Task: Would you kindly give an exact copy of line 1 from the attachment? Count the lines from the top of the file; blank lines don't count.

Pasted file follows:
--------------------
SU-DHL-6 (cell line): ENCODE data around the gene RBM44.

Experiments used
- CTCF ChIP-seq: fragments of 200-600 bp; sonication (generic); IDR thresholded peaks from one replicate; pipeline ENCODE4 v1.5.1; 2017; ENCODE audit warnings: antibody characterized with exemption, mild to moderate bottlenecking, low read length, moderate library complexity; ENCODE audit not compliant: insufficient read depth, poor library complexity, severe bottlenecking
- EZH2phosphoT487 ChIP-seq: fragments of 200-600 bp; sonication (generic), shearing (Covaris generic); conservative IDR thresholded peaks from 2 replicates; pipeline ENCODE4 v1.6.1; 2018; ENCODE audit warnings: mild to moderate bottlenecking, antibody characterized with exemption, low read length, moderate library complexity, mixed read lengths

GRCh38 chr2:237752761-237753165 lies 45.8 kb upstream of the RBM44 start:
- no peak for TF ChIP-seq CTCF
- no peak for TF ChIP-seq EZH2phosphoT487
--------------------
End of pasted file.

SU-DHL-6 (cell line): ENCODE data around the gene RBM44.